April 3, 2017

ATE Premiums - Plevin v Paragon Personal Finance Limited

Supreme Court holds that ATE insurance premium is recoverable where the policy was "topped up" after 1 April 2013

Changes brought in under the Legal Aid, Sentencing and Punishment of Offenders Act 2012 ("LASPO") resulted in success fees under a CFA and premiums for an ATE insurance policy no longer being recoverable by the winning party on or after 1 April 2013. Of issue in this case was the transitional provisions put in place by the legislation for these changes. 

The ATE policy in this case was originally concluded in 2008 and was "topped up" after 1 April 2013 for the appeal to the Court of Appeal, and again for the appeal to the Supreme Court. The top-ups did not give rise to a fresh policy. The transitional provisions relating to ATE premiums provide that "the amendments made by this section do not apply in relation to a costs order made in favour of a party to proceedings who took out a costs insurance policy in relation to the proceedings before the day on which this section comes into force" (emphasis added). Unlike the transitional provisions for success fees (which refer to an agreement in connection with the matter that is the subject of the proceedings), the link is with the proceedings themselves.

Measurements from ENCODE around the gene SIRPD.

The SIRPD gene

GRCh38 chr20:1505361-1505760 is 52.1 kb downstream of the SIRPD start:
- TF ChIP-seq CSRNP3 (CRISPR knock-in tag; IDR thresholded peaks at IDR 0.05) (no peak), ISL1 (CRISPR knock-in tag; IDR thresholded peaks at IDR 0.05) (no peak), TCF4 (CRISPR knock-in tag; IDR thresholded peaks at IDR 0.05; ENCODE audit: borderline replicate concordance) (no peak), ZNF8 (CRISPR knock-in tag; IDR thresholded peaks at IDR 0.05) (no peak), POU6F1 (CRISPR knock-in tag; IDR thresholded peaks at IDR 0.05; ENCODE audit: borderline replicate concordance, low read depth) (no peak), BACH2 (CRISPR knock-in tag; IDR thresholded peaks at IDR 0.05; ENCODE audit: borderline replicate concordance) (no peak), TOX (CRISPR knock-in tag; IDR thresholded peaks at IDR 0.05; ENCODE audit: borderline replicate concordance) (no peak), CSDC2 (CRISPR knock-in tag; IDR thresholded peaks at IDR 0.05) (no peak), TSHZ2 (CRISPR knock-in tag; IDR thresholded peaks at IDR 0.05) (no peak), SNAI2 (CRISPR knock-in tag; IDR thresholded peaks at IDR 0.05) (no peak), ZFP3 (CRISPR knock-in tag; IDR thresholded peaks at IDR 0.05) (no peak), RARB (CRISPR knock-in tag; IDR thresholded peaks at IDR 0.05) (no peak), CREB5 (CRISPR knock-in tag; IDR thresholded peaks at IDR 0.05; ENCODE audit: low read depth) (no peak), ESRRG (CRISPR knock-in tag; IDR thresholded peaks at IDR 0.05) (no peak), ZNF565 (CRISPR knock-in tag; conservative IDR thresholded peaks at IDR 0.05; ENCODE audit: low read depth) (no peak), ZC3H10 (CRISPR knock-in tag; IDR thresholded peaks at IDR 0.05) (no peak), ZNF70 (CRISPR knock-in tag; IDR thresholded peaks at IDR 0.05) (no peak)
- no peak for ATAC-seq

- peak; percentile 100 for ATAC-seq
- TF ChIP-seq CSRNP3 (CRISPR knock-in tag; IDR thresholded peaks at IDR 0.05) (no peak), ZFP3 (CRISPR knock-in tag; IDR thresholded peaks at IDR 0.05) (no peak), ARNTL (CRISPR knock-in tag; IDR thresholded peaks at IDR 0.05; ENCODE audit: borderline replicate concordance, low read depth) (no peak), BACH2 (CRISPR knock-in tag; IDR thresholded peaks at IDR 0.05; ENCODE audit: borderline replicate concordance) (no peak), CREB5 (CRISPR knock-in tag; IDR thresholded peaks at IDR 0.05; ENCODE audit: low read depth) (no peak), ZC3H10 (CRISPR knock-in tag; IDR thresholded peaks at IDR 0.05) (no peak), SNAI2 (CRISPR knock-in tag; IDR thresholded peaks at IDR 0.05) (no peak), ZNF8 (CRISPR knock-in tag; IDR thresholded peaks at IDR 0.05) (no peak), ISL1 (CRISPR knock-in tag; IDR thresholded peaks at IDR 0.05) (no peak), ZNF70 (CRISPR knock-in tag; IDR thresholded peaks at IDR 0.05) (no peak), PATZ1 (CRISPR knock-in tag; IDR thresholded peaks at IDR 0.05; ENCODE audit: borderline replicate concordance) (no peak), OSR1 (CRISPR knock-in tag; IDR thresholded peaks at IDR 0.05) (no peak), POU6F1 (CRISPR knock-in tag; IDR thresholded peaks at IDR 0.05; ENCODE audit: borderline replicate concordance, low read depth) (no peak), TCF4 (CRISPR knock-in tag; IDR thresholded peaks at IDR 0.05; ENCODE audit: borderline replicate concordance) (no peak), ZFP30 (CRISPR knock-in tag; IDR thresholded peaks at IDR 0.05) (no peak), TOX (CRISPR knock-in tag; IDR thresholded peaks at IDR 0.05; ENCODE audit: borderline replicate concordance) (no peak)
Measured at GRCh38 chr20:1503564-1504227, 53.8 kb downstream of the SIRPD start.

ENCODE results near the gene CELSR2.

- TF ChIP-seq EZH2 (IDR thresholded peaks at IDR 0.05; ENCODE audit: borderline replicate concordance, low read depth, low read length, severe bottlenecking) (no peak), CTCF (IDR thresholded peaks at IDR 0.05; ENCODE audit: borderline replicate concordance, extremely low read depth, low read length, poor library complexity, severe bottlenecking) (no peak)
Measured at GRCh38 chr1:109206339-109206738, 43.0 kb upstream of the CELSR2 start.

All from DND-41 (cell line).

The policy entered into here, before 1 April 2013, was not a policy relating to the appeals. Nevertheless, the Supreme Court has now held that, for this purpose, the "proceedings" relates to both the trial and the successive appeals: "The topping-up of his ATE policy to cover the appeal is in reality part of the cost of defending what he has won by virtue of being funded under the original policy". Accordingly, the top-up ATE premiums were recoverable here.